“One of the most exciting things about what Optimism has built is that it can be seen in many ways as an extension of Ethereum — from its philosophy down to its tech stack. This close adherence to Ethereum development paradigms results in a very easy transition for developers, wallets, and users: no new programming languages, minimal code changes to existing contracts required and out-of-the-box support for the majority of existing Ethereum tooling.”
The aspect of aligning the core philosophies of both Optimism and Ethereum was recently praised by Ethereum co-founder Vitalik Buterin too:
This is a great example of why I’m so proud of @optimismPBC for adding non-token governance (the Citizen House).
Optimism explicitly has goals *other* than just “make OP go up”, and the only way to do that long-term is with explicit representation of non-token-holder interests. pic.twitter.com/vofVVx53mC
— vitalik.eth (@VitalikButerin) June 3, 2022
Token House, which is already active, governs technical decisions related to Optimism, such as software upgrades. Citizens’ House is scheduled to be active later in 2022 and will govern public-goods funding decisions.
Talking about the governance of Optimism, founder of Wealth Mastery, Lark Davis — popularly known as TheCryptoLark — told Cointelegraph:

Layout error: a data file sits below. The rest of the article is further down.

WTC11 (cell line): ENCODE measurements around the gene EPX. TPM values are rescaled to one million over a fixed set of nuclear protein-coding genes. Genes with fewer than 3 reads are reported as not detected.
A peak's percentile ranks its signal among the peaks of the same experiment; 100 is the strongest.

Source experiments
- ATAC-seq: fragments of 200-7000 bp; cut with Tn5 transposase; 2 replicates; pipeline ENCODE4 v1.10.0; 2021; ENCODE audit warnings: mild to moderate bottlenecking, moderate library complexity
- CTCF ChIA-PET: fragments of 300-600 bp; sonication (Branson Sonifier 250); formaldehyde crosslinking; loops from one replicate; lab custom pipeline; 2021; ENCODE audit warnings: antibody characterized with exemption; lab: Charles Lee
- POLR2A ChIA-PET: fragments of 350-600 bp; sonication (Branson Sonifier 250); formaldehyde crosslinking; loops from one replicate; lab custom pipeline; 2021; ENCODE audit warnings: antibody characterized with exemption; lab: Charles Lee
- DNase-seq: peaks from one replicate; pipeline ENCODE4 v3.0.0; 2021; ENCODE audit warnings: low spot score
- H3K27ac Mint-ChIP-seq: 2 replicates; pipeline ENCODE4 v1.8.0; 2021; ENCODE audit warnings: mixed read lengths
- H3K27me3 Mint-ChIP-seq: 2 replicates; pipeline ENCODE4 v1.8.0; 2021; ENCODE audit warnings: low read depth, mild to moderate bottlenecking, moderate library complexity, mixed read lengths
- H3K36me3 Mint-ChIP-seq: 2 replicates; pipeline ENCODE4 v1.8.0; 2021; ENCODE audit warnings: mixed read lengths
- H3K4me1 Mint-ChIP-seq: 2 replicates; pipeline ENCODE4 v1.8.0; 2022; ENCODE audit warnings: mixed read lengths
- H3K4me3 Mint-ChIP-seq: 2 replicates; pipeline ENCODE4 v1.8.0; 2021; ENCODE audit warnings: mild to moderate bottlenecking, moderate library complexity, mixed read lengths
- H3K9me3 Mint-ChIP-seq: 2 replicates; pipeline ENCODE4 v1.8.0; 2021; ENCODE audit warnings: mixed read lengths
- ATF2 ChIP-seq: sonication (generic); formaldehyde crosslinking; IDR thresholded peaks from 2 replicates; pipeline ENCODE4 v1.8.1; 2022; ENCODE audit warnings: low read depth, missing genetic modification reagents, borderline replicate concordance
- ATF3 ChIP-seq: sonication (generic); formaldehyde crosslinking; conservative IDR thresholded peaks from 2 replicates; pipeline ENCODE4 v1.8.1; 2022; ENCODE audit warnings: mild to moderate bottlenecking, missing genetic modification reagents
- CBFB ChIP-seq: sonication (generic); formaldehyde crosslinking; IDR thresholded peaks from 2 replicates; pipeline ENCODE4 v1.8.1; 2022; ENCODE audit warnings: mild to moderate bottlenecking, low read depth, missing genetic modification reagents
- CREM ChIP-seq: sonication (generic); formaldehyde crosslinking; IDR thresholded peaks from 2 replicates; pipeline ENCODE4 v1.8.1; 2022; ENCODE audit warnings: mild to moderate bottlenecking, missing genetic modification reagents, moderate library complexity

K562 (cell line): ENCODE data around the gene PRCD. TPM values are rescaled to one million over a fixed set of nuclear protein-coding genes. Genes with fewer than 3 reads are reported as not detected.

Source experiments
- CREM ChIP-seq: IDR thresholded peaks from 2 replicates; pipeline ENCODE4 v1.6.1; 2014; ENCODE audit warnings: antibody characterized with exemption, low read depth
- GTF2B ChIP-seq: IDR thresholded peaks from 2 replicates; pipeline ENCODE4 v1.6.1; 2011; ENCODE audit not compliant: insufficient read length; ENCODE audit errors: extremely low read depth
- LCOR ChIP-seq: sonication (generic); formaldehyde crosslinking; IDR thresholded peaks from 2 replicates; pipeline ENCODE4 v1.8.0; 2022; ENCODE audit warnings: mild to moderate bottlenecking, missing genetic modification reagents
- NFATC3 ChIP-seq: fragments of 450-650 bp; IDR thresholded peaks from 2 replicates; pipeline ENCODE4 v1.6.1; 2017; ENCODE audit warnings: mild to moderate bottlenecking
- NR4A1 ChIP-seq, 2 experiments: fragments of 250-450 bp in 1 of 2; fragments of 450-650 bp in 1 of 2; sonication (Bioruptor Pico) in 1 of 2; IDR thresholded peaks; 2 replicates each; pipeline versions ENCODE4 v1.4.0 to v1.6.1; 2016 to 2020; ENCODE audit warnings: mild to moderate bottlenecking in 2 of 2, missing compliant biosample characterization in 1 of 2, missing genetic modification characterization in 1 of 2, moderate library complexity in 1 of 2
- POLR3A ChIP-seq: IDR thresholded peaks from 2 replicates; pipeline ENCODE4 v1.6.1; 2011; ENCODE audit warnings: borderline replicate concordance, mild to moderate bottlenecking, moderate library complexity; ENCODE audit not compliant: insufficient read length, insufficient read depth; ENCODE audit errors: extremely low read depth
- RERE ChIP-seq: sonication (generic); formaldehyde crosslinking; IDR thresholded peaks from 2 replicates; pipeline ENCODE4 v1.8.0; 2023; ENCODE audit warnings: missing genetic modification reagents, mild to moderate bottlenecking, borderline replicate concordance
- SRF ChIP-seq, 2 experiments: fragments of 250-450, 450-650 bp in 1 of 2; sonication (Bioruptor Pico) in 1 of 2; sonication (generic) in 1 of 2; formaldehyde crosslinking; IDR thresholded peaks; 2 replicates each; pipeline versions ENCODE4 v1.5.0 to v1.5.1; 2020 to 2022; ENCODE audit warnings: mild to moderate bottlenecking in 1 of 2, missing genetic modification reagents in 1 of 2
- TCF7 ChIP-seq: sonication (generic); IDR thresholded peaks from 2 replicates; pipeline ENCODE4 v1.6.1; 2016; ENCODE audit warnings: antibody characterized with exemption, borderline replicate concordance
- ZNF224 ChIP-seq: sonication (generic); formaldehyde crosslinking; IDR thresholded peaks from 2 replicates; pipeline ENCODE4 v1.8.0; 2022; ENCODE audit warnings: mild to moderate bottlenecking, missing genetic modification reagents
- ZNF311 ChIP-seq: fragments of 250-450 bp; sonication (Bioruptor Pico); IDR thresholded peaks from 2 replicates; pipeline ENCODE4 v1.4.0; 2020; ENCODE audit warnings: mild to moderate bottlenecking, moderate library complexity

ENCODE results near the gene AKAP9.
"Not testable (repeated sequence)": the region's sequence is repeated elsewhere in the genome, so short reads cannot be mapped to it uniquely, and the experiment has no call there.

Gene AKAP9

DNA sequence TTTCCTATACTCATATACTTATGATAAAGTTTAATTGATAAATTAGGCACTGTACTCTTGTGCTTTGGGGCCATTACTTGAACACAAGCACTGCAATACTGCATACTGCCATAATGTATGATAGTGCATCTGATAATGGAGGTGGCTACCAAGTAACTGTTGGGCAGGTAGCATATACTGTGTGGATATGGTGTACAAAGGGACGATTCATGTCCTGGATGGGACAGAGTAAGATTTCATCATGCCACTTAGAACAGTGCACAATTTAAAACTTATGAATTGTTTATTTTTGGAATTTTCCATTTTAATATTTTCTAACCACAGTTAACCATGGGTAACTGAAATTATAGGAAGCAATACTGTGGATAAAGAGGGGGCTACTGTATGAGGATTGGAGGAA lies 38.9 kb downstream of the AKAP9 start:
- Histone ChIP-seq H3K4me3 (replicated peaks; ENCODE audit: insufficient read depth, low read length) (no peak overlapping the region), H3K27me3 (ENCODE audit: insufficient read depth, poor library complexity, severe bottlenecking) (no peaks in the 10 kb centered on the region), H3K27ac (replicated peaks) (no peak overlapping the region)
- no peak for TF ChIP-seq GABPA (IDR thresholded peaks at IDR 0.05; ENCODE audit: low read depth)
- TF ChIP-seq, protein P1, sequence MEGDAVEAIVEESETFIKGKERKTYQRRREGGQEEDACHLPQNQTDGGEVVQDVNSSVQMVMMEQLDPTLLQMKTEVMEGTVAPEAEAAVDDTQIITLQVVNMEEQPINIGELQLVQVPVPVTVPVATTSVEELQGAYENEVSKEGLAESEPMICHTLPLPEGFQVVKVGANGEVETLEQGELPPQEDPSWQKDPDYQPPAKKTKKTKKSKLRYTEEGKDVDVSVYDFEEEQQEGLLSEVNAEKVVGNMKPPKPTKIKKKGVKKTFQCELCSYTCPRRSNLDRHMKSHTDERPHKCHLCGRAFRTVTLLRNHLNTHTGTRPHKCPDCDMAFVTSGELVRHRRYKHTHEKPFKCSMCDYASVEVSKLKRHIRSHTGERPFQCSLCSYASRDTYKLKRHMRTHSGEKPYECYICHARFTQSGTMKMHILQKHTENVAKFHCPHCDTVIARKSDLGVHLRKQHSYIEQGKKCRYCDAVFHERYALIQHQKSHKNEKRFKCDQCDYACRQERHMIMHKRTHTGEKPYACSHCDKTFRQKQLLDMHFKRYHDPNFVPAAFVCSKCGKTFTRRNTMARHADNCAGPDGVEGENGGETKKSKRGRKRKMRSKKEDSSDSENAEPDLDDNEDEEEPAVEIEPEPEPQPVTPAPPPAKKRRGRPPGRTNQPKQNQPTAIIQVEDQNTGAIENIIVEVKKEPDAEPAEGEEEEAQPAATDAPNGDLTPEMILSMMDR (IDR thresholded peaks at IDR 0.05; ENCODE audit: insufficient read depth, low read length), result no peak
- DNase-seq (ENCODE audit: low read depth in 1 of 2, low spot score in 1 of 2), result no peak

“Governance is most often a whale game. And, governance participation rates are often very very low. So, using a non-token model actually makes sense. That way smaller more active community members actually matter, and big lazy whales matter less.”
Optimism’s roadmap comprises updates to the Optimism protocol, like a next-generation fault proof, sharded rollups and a decentralized sequencer. The decentralized sequencer, which is the technology responsible for creating blocks on Optimism, provides an avenue to move most transactions off-chain.
Optimism token and airdrop
Optimism launched its native token OP on May 31, 2022, where a total of 231,000 addresses were eligible to claim 214 million OP tokens as part of their first airdrop. This was one of the most prominent events in Optimism’s history as far as tokenomics is concerned, as the 214 million OP tokens accounted for 5% of the total 4.29 billion supply. However, 95% of the tokens are yet to hit the market.
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OP tokens were distributed according to the following:
- 19% of the initial OP token supply is reserved for user airdrops.
- 25% of the initial OP token supply is allocated for proactive project funding.
- 20% of the initial OP token supply plus inflation is allocated for retroactive public goods funding.
- 19% of the initial OP token supply is allocated to core contributors.
- 17% of the initial OP token supply is allocated to OP investors.
Optimism-based projects have spiked the interest of both developers and people with a monetary interest in the token. However, despite institutional interest from prestigious firms like a16z and industry leaders like Buterin, the price of the OP token has fallen from $4.50 to just over $1.00. A lot of it could be attributed to the market conditions at large and the current limited use of OP tokens. However, when the market turns bullish and the Ethereum network gets more congested, it is certain that interest in Optimism is bound to pick up.